- January 20th, 2017
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The $5 Bonus: The Effective Psychology Behind Costco’s Membership Fee
Costco sells chicken coops. For $380, I can buy a duplex chicken coop at Costco that would set me back $394 on Amazon.
The best part is Costco’s annual membership fee is lower than the price of Amazon Prime. But what if that fee went up, as Costco hinted at in a recent call with analysts? The answer relies on Costco’s clever operational strategy, through which the fees support its lower prices.
And Costco counts lots of fees — about 34 million individual members pay $55 a year, and 10.6 million business members pay $110. If it raises its fee by a mere $5 per membership (some project business memberships could go up $10), then Costco has at least $225 million to gain from the increase.
Those fees go straight to the bottom line, which sounds lucrative. But the real story behind Costco’s success is its operating model and commitment to understanding how behavioral economics, or simple psychology, influence its members to buy more.
This works especially well for Costco because its annual fees, which generated $2.65 billion in fiscal 2016, are directed toward reducing price. And Costco is fanatical about how it approaches this distinguishing element. As Richard Galanti, Costco’s chief financial officer, explained to analysts: “We’re going to invest in loyalty and growth while it’s raining on everybody as it relates to higher levels of deflation.”
The extent of shoppers’ gains therefore depends on a separate basic equation: how much they shop at Costco.
Benefits of Fee-dom
Here are some data points that further illustrate why memberships are so important to Costco:
- Costco posted a fiscal 2016 net income of $2.35 billion, slightly below its membership fee total.
- Yet the fee has not been a barrier to entry. Costco operates 103.2 million square feet of retail floor space. That compares with nearly 240 million square feet at Target (further emphasizing Costco’s store scarcity). Yet Costco’s annual sales exceeded those of Target. In Target’s most recent fiscal year (ended Jan. 30, 2016), it posted $73.8 billion, compared with Costco’s $116 billion. Sam’s Club, meanwhile, posted annual revenue of $57 billion on a total square footage of 87.6 million (also as of Jan. 31, 2016).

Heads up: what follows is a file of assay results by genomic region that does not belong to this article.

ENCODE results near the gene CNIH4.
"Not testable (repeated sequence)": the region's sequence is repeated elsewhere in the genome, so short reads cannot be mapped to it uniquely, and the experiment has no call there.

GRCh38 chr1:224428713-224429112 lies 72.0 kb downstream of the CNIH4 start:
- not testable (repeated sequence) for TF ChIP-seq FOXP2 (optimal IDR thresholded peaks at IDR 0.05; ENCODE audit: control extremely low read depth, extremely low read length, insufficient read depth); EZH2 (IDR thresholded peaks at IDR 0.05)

Applying simple math and breaking that down to sales per square foot (acknowledging that online sales are not factored in), it shakes out to: $308 at Target, $650 at Sam’s Club and $1,124 at Costco.
- Costco’s commitment to low prices apparently draws shoppers back. Costco’s gross margin is less than 11.4% of total sales. That compares with 25.3% at Walmart, 34.4% at Amazon (fiscal 2015) and 29.5% at Target. This means it is keeping prices as low as possible even when doing so compromises near-term performance.
As Costco states in its annual report: “(We) seek to maintain what we believe is a perception among our members of our ‘pricing authority’ — consistently providing the most competitive values.” This means reducing prices to meet those of its competitors as well as “holding prices steady despite cost increases instead of passing the increases on to our members, all negatively impacting near-term gross margin as a percentage of net sales.”
A Specific Kind of Shopper
Costco’s willingness to take a hit on gross margin is evidence of its commitment to its model, which is designed to appeal to a specific kind of shopper. However, if it increases fees in 2017, Costco will need to be transparent about its intention to keep prices low.
Following are three counterintuitive ways Costco has done this so far, with success:
The Amex switch: In 2015, Costco took the risky move of ending its exclusive relationship with American Express and signed a deal with Visa, making Citigroup its only credit card provider. This may have alienated a number of members, but Costco wagered the move would attract many more. “Limiting payment options and directing all perks through a single partner is yet another way of delivering lower prices and more benefits to customers,” wrote Denise Lee Yohn in her book, “Extraordinary Experiences: What Great Retail and Restaurant Brands Do.”
The selection ceiling: Regardless of the variety of items one can purchase at Costco, from safari tours to caskets, individual product choices do not run deep. In fact, it reportedly only carries about 4,000 unique items at a time. It may offer just four toothpaste brands, while Walmart carries dozens of sizes and brands. The logic behind this limitation is simple: Studies have shown when given too much choice, consumers tend to purchase less.
The line on signs: Among the items Costco eschews in an effort to reduce costs (and therefore prices) are aisle signs that tell shoppers where products are. The upshot is shoppers tend to spend more time wandering its stores, perhaps taking in and following the delicious smells of freshly baked goods. The more time consumers spend ambling around the store, the more likely they are to spend.
That spending may be on an unexpected coffin or a chicken coop. The magic is that by paying a fee to access these items, the shopper leaves feeling a bit privileged. As long as the price is right, that’s a formula for success.
This article originally appeared on Forbes.com, where Bryan serves as a retail contributor. You can view the original story here.